Guided tour through the Kuffner Observatory
by Günther Wuchterl
Verein Kuffner Sternwarte, Vienna, Austria
The Kuffner Observatory, founded in 1884, hosts the DARKSKY 2008 meeting. The dome of the main building houses a double refractor for visual and photographic use, with apertures of 27 cm and 15.6 cm, respectively. Working on this instrument, Karl Schwarzschild discovered the reciprocity failure of photographic emulsions. The second dome houses a Heliometer, a special instrument for measuring stellar parallaxes by visual observation. With an aperture of 21.7cm and a focal length of 3 meters, this is the largest instrument of it's kind. Furthermore, the observatory houses a meridian and a vertical circle.
Weather permitting, observations with the historic instruments are planned.
Additional a guided tour through the "good quality illumination park" next to the observatory is planned.
Conference Dinner and "Großmugl at the Milky Way" excursion
by Restaurant Schillinger
Großmugl is an municipality including ten villages in Lower Austria, within the "Weinviertel" (well known for wine production), 40 km north of Vienna and with a population of about 1800 inhabitants. The elevation is 217 m (712 ft).
The Leeberg, Central Europe's largest hill grave, rises from the fields near Großmugl. The name of the village literally translates as "large steep hill" and refers to a nearby TUMULUS (locally known as the Leeberg). It is believed to have been built by the people of the Kalenderberg culture, probably around 600-500 B.C. This was a northeastern subgroup of the Hallstatt culture, with a generally somewhat poorer standard of living than the other coexisting subgroups of the eastern Hallstatt cultural area. The geographic position of the Leeberg is 48° 29.34'N/16°13.45'E.
With a diameter of 55 m and a remaining height of 16 m the Leeberg is the largest hill grave in Central Europe. Taking erosion into account, its original size can be estimated at about 18-20 m height and a base diameter of about 70 m. Because of its unusual size it has apparently discouraged tomb raiders and also the more recent efforts of "amateur archeologists." Although it is beyond doubt that this huge tumulus must be a powerful local chieftain's burial place, no serious attempt of scientific investigation of the Leeberg has been made by now.
North-east of the Leeberg you can find a remarkable place for stargazing. But we use another entrance, our "fairy footpath". It starts nearby our meeting-point, the vegetarian-vegan restaurant "Schillinger". Surprised?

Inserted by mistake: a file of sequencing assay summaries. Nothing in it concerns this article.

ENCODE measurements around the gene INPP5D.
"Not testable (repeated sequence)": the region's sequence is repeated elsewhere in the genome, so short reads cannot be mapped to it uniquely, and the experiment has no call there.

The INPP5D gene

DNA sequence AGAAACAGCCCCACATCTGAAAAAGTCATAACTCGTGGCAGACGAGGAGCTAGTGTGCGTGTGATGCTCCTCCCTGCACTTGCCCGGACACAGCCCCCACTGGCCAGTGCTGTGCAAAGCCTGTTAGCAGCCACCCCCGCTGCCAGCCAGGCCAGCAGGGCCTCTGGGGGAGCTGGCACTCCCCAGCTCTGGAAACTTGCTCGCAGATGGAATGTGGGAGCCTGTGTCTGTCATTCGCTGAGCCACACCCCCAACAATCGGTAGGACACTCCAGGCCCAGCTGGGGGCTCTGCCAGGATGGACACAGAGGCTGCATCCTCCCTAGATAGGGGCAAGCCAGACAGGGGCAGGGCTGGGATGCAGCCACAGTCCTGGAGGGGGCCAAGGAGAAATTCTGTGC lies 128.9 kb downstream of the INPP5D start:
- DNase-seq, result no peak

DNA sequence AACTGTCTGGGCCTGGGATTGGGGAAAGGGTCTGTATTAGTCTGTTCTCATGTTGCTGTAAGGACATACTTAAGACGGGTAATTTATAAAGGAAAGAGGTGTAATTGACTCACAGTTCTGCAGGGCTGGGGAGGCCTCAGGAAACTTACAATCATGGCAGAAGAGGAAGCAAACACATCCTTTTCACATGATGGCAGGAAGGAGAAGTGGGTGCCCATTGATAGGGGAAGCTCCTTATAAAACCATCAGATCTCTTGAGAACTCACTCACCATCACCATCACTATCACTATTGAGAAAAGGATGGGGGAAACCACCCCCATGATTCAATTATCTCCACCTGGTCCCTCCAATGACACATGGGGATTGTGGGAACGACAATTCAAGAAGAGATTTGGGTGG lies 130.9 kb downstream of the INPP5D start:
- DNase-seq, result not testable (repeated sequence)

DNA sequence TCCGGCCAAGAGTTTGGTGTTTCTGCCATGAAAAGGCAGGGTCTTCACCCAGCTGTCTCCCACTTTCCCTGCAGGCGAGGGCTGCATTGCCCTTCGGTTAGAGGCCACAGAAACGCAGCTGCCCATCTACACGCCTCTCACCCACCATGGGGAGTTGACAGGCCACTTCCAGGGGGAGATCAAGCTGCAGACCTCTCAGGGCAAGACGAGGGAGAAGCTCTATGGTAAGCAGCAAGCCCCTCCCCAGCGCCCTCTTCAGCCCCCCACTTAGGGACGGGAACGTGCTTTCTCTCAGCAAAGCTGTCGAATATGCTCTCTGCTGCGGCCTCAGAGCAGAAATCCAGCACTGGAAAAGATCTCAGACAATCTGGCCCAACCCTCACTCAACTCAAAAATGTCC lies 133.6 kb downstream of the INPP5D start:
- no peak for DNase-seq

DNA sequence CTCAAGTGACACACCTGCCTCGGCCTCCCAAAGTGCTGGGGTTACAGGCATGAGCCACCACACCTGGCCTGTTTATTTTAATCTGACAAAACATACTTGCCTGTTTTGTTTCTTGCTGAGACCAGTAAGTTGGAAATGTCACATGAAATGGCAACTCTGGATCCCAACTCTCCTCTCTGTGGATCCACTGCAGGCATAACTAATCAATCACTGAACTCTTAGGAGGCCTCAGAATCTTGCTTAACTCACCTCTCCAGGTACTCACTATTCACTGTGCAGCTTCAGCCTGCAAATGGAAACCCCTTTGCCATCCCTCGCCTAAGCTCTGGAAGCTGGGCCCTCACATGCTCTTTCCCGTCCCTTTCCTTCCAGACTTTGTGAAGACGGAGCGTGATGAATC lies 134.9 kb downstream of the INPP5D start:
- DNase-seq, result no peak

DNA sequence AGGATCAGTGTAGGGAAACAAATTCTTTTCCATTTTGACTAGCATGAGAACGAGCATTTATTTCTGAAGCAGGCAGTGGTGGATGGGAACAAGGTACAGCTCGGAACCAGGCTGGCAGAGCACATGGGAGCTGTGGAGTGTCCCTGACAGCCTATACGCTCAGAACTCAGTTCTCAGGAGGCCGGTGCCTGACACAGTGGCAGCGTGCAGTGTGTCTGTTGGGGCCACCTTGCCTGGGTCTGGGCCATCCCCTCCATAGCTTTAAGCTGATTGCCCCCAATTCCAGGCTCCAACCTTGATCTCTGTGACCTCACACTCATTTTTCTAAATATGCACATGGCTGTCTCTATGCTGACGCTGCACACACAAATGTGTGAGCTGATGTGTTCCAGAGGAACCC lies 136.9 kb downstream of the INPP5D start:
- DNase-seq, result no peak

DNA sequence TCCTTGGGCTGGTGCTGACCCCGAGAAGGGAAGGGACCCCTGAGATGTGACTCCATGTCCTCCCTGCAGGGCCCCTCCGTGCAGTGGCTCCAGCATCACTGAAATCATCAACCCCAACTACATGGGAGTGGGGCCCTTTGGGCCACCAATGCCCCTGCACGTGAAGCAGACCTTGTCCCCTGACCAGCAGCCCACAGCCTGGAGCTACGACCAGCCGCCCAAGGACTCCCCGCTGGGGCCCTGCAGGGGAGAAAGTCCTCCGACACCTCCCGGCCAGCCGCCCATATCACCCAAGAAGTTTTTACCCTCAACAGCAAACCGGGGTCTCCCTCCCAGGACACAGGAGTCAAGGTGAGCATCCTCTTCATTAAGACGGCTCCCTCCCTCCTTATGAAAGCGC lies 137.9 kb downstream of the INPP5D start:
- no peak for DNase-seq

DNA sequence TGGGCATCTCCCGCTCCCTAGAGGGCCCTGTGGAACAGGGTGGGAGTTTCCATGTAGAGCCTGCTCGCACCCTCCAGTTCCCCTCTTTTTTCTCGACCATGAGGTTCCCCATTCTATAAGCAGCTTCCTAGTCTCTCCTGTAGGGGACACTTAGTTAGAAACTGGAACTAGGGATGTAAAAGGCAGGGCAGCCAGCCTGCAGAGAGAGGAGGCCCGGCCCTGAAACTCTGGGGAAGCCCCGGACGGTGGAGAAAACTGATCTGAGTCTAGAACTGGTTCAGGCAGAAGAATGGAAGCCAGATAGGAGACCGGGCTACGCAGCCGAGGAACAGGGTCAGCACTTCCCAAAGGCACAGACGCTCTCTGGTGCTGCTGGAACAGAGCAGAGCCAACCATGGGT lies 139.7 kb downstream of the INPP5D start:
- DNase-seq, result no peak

We too! A vegetarian restaurant in a small village in the middle of nowhere, one-fifth are farmers, were the most of the inhabitants are old-established? But attention! If you drop in, perhaps the inn is jam-packed!
Accompany us on Saturday evening and you will gain two experiences:
Vegetarian-vegan food tasting fantastic and looking like …. You will see!
Additional, observations of the extraordinary firmament, presenting an unbelievable glace of the Milky Way, that near to a big capital city like Vienna. That's why we created the name "Großmugl at the Milky Way".
We started the first astro tourism project in Austria in cooperation with Großmugl. The community plans to adopt the ground with a wooden observation deck. The inn Schillinger plans to build up a little shop for astronomical stuff, books, some odds and sods, short-time rentals of telescopes and redlightening lamps. Members of the Verein Kuffner Sternwarte will help "building up a suite of instrumentation with a focus on anticipating the beauty of the night sky."
But particularly the gaze by unaided eye and the awe-inspiring firmament is the first choice.
Our goal is clear: to inspire as much people as possible to enjoy the amazing nightsky and to raise their awareness for unnecessary ambient light introduced into our natural environment.
Großmugl will protect the observing spot by shielding the lights and on the Saturday of our excursion --- as well as on "Stargazing-days" in the future --- all unnecessary ligths and the public streetlights will be turned off.
Guided tour trough the Vienna University Observatory
by Thomas Posch
Institute for Astronomy, University of Vienna, Austria
Inaugurated by Emperor Franz Josef I in 1883, the University Observatory still hosts the most important astronomical research and teaching institution of Austria. It combines - in a unique fashion - the beauty and representative architecture of the late 19th century with modern international research. A visit to the observatory will provide a historical overview of both science and architecture, a presentation of treasures from our rare book collection starting from the 15th century, including authors like Peuerbach, Copernicus, Kepler, Hevelius, Cellarius, Newton, and many others, and a chance to observe with the large 68cm-refractor, weather allowing.